So the “gringo” interpretation of the Dia de los Flores as I understand it is a bit of a double meaning, both modern and traditional. The more modern version of the celebration takes place on the Thursday night before, when vendors gather selling Easter baskets and toys. And of course the vendors assemble with their stands of flowers for sale. This sale of flowers appears to bridge the modern with the traditional.
Guanajuato’s celebration includes a historic romantic angle as well, “Baile de las flores” or Dances with Flowers which carries on into the night. Once the dances end, the young singles gather in the Jardin de Union. There was a time when young men would walk in one direction, while the young women traveled in another, eyeing each other up as their paths crossed. If there appeared to be mutual interest, then flowers were presented. Sort of Mexico’s version of The Bachelor, i.e. “Will you accept this rose?” While this tradition has faded over the years, the custom of giving flowers is still very much alive.
But come morning, things get serious as the tradition shifts to the more devout. I get advice from a local to arrive early, for the women begin to gather the flowers in the early morning hours for the building of the altars to honor the Virgin de los Dolores. I am out of bed and down the stairs by 8:30am…still late by the local’s standards. Activities are already in full swing.
As someone who is not religious, the many “Virgins” of Catholicism have always been confusing to me. But one of the things I enjoy most about travel is learning about other cultures. And no other cultural aspect runs deeper in Mexico than their devotion to the Virgin Mary, often perceived to be more popular than Jesus himself. For example, the image of the Virgin de Guadalupe graces every doorstep, every home, every business. But how does she differ from the Virgin de los Dolores, who seems to take center stage during Easter? Not knowing the difference, I asked…
As I understand it, there are many “versions of the virgin,” but they are all the Virgin Mary, and differ depending on her state of being. For example, the ubiquitous Virgin de Guadalupe refers to a location near Mexico City called the Valle de Guadalupe, where the image of Mary was believed to be seen in on multiple occasions back in 1531, ergo her prominence in Mexico.
Virgin de los Dolores signifies the Virgin Mary in her sorrowful state, because she has learned of the impending crucifixion of her son. For this reason, this festival has particular significance in Guanajuato. The town was founded on the mining industry, which claimed the sacrifice of many “sons.” Therefore, the Virgin de los Dolores has greater significance in Guanajuato than it might in other cities, as she is associated with the mothers of the miners. The Spanish word “Dolores” translates to the plural of “sorrow.”
So the erecting of altars to the Virgin of the Sorrows is a big deal in Guanajuato. In fact, there are six cash prizes for the best altar, ranging from 1,500 Pesos (about $75) for Sixth Place, all the way up to 4,000 Pesos ($200) for First Place. This is a good deal of prize money in Mexico, and can more than make up for the materials invested.
Each item on the altar has some significance. The altars are covered in flowers of purple and white. A statue of Mary is cloaked in purple for sorrow, with the back drop draped in white cloth to signify purity. Bitter oranges represent “sorrow” while spray painted gold to signify the resurrection. Pots of sprouting wheat represent the Eucharist.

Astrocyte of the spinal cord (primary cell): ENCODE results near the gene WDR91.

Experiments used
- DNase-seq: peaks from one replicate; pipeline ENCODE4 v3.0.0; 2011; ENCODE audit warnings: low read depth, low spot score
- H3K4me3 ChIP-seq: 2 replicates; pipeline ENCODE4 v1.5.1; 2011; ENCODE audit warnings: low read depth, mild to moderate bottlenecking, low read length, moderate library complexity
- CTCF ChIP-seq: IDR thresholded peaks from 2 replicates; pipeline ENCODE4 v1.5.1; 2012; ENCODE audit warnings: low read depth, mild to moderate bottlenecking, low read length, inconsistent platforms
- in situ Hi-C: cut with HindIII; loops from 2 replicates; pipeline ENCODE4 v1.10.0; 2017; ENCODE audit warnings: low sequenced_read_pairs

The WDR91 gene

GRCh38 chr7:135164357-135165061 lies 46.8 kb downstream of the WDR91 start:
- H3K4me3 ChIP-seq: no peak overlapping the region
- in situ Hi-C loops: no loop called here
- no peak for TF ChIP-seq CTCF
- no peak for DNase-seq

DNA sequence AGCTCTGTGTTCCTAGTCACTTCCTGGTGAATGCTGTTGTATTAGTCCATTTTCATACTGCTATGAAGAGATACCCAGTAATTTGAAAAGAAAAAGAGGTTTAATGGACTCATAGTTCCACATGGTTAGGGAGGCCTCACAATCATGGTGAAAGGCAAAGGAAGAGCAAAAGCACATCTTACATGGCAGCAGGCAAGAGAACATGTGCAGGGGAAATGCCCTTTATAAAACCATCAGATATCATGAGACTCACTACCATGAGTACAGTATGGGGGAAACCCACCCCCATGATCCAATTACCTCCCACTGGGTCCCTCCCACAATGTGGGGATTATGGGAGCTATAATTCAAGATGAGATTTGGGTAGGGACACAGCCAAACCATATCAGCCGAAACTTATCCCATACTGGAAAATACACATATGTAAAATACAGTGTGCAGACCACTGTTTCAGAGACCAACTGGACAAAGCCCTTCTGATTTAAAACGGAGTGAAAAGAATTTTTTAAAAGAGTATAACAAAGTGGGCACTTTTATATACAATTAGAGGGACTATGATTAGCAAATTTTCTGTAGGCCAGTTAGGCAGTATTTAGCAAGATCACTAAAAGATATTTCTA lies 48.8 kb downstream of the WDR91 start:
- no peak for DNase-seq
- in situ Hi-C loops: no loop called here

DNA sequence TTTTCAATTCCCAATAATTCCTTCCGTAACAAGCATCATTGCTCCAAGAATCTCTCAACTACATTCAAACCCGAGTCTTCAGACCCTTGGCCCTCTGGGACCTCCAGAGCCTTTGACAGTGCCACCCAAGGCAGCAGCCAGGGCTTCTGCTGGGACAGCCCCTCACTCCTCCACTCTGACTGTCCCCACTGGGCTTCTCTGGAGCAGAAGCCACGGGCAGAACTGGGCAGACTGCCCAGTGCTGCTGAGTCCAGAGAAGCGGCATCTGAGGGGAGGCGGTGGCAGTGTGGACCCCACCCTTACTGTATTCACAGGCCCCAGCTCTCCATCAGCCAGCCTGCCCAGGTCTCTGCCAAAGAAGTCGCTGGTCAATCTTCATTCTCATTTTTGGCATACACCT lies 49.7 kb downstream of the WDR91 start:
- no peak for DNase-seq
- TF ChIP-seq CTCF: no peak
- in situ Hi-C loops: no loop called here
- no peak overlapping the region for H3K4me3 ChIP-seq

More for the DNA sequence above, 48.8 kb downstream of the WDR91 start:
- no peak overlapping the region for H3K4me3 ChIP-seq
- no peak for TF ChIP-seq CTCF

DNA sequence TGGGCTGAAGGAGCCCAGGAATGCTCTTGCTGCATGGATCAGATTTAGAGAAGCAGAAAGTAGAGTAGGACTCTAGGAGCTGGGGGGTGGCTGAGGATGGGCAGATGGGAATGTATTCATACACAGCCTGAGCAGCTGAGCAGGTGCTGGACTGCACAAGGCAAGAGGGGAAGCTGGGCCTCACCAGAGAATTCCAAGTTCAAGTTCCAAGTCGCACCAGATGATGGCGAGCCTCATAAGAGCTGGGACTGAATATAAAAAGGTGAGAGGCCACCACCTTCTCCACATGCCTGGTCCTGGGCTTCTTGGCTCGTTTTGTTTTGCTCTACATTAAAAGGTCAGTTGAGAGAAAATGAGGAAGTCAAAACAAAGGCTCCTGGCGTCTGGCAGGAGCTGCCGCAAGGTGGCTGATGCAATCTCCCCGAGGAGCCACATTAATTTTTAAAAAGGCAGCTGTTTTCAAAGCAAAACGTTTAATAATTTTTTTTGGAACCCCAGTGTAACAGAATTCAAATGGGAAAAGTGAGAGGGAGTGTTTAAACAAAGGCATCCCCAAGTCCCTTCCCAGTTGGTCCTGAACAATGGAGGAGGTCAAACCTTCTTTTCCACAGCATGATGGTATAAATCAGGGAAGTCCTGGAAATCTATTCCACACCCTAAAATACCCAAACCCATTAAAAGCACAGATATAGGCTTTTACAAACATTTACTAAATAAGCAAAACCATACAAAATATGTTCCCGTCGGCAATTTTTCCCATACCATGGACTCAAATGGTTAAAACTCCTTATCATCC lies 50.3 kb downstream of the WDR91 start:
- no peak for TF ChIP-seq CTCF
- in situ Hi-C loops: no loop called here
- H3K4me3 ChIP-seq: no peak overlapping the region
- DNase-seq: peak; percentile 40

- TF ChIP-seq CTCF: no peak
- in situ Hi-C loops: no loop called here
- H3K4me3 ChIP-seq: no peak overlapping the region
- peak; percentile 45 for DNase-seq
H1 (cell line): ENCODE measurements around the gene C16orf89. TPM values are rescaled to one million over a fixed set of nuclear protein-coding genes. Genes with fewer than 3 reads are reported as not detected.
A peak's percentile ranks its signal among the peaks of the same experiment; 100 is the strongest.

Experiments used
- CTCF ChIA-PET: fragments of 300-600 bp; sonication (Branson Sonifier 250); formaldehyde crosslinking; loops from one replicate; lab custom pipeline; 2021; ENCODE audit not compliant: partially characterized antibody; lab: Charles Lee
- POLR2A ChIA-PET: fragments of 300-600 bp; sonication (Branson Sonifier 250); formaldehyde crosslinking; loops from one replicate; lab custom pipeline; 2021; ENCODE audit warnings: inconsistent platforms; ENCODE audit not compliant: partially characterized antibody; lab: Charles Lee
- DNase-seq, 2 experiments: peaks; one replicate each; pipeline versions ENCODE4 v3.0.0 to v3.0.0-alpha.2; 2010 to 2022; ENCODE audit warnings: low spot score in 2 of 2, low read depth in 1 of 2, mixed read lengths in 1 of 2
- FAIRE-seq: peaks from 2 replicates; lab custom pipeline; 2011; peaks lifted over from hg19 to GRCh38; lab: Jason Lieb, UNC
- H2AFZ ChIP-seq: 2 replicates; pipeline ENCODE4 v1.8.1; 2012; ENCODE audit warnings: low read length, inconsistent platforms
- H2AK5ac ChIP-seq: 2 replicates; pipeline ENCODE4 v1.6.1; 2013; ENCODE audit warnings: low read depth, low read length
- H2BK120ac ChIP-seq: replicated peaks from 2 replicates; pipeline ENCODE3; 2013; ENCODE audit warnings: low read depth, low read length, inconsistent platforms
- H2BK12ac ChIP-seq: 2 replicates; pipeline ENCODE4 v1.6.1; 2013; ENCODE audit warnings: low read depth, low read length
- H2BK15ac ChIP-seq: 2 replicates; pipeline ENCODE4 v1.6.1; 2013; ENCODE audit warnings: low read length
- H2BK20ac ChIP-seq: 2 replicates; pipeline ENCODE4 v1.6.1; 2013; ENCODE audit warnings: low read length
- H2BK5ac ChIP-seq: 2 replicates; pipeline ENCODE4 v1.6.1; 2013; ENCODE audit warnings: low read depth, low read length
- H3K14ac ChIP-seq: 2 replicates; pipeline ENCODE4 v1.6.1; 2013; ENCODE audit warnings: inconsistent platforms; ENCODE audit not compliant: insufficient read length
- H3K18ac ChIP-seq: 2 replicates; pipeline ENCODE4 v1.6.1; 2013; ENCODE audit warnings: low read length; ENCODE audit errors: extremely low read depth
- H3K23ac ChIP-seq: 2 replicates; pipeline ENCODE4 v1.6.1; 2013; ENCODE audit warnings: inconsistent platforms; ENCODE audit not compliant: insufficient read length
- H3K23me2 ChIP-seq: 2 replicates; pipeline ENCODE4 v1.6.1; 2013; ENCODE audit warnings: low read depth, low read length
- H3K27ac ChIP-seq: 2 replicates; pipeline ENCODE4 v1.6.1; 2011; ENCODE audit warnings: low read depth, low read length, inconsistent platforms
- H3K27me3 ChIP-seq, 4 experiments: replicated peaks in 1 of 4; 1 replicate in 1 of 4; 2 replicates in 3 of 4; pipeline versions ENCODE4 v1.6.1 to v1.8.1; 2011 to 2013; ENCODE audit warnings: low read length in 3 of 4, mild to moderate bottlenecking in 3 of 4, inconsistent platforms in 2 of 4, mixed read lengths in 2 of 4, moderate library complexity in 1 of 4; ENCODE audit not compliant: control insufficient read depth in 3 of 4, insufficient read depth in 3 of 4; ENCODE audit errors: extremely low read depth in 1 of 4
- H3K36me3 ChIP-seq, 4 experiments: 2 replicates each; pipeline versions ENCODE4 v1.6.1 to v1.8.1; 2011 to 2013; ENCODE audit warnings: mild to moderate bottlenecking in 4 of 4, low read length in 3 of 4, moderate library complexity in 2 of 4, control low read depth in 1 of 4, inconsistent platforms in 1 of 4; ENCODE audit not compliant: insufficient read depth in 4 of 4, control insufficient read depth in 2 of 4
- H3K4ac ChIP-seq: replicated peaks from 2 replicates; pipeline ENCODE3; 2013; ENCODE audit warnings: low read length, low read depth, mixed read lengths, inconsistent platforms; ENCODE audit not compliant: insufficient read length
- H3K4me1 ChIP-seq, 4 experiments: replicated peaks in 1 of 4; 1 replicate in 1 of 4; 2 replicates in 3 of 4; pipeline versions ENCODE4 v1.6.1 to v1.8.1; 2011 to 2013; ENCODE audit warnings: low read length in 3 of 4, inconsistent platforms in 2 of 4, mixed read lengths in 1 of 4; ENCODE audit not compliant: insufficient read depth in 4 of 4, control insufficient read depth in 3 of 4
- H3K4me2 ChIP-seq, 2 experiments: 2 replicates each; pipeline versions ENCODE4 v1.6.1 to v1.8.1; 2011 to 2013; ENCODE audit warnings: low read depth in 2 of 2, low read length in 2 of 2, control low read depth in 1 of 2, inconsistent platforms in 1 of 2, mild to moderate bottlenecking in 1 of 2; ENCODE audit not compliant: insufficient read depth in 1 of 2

These altars range from the smallest with nothing more than a picture of the Virgin and a few pieces of fruit, up to multi-tiered, elaborately decorated platforms. Interestingly enough, aside from the main altar in town and those in the churches, the two most elaborate creations I saw were inside private homes, both of my landlady, and the home behind the tiny “tienda” or market a few steps from my front door. This tienda is smaller than most closets by US standards, yet with great pride, they invited me in their home for refreshments to show off their altar gracing an entire alcove in their modest home. Bestowed with flowers, fruit, the picture of the virgin framed with flowers and purple and white crepe paper, it was an impressive testament to living their faith.
Since the party has been going on all night, a hearty breakfast also plays into the tradition. In fact, there is a giant tent outside Teatro Juarez serving free breakfast to the masses. A fancy buffet and decorative tables are set in the outdoor restaurants in the Jardin for government officials who apparently sponsor a lot of the freebies.
The one tradition I’ve not been able to “translate” is the giving of ice cream, shaved ice, and flavored waters. I understand it is to signify the tears of Mary, but in the form of “snow?” Why snow?? I have yet to find the answer to this question. However, that doesn’t stop me from partaking in the free ice cream being dipped out on all corners of the Jardin. There are frozen popsicles, hand-shaved flavored ice, and hand cranked ice cream in a multitude of flavors. No boring vanilla here, as the flavors include tropical fruits, nuts, and a rainbow of colored ices.
By noon, the altar offerings of free ice cream and agua frescas, or fruit-flavored waters are closing up shop. The flower stands remain a while longer. But I think the most impressive part of the entire festival is the fact that a mere 24 hours later, with great efficiency and expediency, the altars are disassembled and the streets are swept clean without a trace of the festival remaining. Just like a night blooming flower that only makes its appearance once a year, then withers away without a trace, it’s as if this biggest of festivals in Guanajuato, Dia de los Flores, never happened…